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message 1: by J.D. (new)

J.D. Dudycha | 39 comments Hey everyone, I was wondering if any of you have used advertising on Twitter. After every follow, of course I get a private message that says, "If you'd like to advertise on my site, click here."

I am wondering if any of you have actually advertised with a site, and if you had any luck.


message 2: by J.J. (new)

J.J. Mainor No, but every now and then, I'll reply to the advertised tweets to spam it with my own ad. Strangely enough people do read the replies, so I end up with the advertising without paying for it.


message 3: by [deleted user] (new)

I haven't but once I get a little more popular i was thinking about creating a Twitter. Right now I'm just using a Wordpress Blog and Facebook Page to get my name out there.


message 4: by Wisteria (new)

Wisteria Kitsune (wisteriakitsune) it's just another advertising venue. i've been on it for a few weeks now to see how authors use it. i think that the authors that use it successfully are the ones that build a brand--not just talk about whatever suits their fancy, but about their genre (for example, sci fi)--and stick to it.

although spamming about your book--or paying for that service--does work to some extent, i don't like it and i've un-followed those people.

I've mentioned my wattpad experiment maybe 3 or 4 times when I've updated it. i did an experiment last week and mentioned an update only on twitter w/a link to only the 3rd part (which was by accident) in my wattpad short and saw a few more reads in that 3rd part only.


message 5: by Christina (new)

Christina McMullen (cmcmullen) Most of the services that send yoy the auto-DMs, especially those that followed you first, are padding their numbers with authors as followers. Some are free and sure, it may look as though there's no harm in adding your book to their site, but be mindful of their practices. Several of these sites will use the @ spam tactic of tweeting to individuals. This is a good way to anger your potential audience. I and many others will block and report these services for direct spamming.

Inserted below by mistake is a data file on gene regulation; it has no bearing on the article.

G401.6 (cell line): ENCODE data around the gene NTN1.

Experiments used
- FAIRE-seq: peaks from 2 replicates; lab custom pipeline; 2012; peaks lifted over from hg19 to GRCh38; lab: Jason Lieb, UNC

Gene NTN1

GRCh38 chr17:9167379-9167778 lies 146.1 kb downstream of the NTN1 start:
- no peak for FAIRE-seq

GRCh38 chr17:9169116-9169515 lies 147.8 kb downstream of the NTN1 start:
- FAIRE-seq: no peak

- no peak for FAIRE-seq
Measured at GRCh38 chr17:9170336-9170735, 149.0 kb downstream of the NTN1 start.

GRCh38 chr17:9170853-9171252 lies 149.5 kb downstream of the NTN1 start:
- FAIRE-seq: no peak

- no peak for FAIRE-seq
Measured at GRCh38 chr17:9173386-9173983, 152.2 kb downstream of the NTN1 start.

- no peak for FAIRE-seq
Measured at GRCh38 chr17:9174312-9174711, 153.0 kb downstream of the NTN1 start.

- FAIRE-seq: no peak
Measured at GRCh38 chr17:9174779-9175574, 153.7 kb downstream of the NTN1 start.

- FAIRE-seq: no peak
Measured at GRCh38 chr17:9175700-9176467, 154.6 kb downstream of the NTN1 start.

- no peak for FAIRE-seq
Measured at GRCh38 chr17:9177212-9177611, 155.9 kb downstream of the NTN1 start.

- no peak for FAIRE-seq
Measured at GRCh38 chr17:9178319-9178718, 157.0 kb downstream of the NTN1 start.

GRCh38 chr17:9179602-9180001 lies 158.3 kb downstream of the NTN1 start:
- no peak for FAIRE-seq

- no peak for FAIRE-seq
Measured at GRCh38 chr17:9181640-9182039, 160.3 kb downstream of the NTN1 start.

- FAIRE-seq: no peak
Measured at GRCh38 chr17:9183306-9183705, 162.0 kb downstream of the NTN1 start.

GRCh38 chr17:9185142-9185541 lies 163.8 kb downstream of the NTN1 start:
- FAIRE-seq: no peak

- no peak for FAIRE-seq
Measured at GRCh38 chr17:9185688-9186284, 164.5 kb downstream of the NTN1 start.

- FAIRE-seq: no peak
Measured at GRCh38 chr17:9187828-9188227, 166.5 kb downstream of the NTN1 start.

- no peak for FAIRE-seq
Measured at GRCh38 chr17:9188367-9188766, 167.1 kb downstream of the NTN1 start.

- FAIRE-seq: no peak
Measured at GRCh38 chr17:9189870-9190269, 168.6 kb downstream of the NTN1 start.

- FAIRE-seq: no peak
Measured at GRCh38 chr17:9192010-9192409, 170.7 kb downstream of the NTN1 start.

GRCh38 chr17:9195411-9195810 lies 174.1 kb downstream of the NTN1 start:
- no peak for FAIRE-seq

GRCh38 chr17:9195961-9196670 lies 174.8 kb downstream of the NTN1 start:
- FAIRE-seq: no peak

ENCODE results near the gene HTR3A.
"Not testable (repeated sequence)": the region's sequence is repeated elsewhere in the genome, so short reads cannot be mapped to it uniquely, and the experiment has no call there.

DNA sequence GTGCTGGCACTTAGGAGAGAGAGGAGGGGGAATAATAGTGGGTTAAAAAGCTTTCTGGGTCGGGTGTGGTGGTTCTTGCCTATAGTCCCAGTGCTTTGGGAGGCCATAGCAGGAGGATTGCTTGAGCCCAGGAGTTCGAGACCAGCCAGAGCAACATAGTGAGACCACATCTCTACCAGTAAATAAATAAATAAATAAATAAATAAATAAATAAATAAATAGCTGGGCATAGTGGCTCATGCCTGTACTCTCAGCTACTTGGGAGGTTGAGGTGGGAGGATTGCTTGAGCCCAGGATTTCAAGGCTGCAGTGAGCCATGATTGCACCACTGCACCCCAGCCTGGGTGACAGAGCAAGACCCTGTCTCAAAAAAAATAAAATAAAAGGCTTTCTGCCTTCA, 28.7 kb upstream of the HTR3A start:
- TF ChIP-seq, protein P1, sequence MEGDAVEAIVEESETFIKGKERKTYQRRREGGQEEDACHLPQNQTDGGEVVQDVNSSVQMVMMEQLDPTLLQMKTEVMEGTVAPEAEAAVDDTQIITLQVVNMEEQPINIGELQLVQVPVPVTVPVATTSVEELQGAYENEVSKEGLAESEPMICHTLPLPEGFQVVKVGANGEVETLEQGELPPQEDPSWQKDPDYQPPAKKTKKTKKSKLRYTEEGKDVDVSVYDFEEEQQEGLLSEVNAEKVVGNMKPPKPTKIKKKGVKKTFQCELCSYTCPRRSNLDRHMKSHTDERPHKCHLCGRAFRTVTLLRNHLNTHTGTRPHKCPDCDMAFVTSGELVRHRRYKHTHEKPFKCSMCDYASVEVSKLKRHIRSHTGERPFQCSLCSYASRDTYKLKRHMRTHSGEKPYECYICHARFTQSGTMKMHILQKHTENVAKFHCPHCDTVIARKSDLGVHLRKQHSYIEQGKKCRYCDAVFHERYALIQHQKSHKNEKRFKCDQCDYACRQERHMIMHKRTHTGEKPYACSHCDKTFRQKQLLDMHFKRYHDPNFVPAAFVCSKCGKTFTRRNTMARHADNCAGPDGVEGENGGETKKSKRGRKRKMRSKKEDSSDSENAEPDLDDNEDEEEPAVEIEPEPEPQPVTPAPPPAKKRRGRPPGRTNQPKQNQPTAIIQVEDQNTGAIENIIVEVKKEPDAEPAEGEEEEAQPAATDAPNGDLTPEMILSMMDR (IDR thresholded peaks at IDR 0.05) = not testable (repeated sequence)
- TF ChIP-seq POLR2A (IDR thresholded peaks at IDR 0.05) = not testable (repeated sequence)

If you are expected to pay, forget it, you're just paying someone to spam on your behalf.


message 6: by [deleted user] (new)

Good to know...


message 7: by Justin (new)

Justin (justinbienvenue) | 787 comments Seeing as Twitter works differently than Facebook I would assume that their ad's are also different. Lately I've really been grasping the concept of Twitter and the whole hashtag thing but I'm not sure I'd try the ads. I'd have to see it in action and I'm sure I have and haven't even noticed.


message 8: by Ken (new)

Ken Doggett (kendoggett) I just experienced something new on Twitter--at least it's new to me, and something I do not advise any author to do. Another author attached a question to one of my book tweets, and then came back with "OMG! I just realized I'm talking to THE Ken Doggett! What an honor!" Since I'm not Stephen King, my immediate thought was sounds fishy. Eventually he spammed me by direct message about his book, and that's when I blocked him. Doing something like that is not only un-cool, but to me it's a sign of desperation.


message 9: by T.L. (new)

T.L. Clark (tlcauthor) | 727 comments My Twitter ad campaign is the only one so far which has generated sales for me (and not many).

But yes, you do have to back your ads up with sociable posts, and interacting with others. Nobody wants to be on there and only sold to.

Sadly, my newsfeed is increasingly getting bombarded with ads though :-/

fb has been a great way for me to find other authors and join support groups (as has GR). It's really nice to see others are going through the same thing, and makes me feel less lonely/isolated.


message 10: by Angel (last edited Dec 23, 2015 08:21AM) (new)

Angel | 216 comments I advised against it. I learned quickly on Twitter that's a quick way to lose followers. I have learned from Amanda Hocking's advice, it's best to share mutual interests, instead of promoting your book. Twitter followers respond better to that. I found it to be true. I've gained a lot more followers and retweets that way.


message 11: by Ken (last edited Dec 23, 2015 08:57AM) (new)

Ken Doggett (kendoggett) I don't mind promos on the news feed; if you follow authors, or anyone else with a product to sell, you have to expect that. I do mind when they send it by direct message.


message 12: by Shari (new)

Shari Sakurai (shari_sakurai) | 64 comments Ken wrote: "I don't mind promos on the news feed; if you follow authors, or anyone else with a product to sell, you have to expect that. I do mind when they send it by direct message."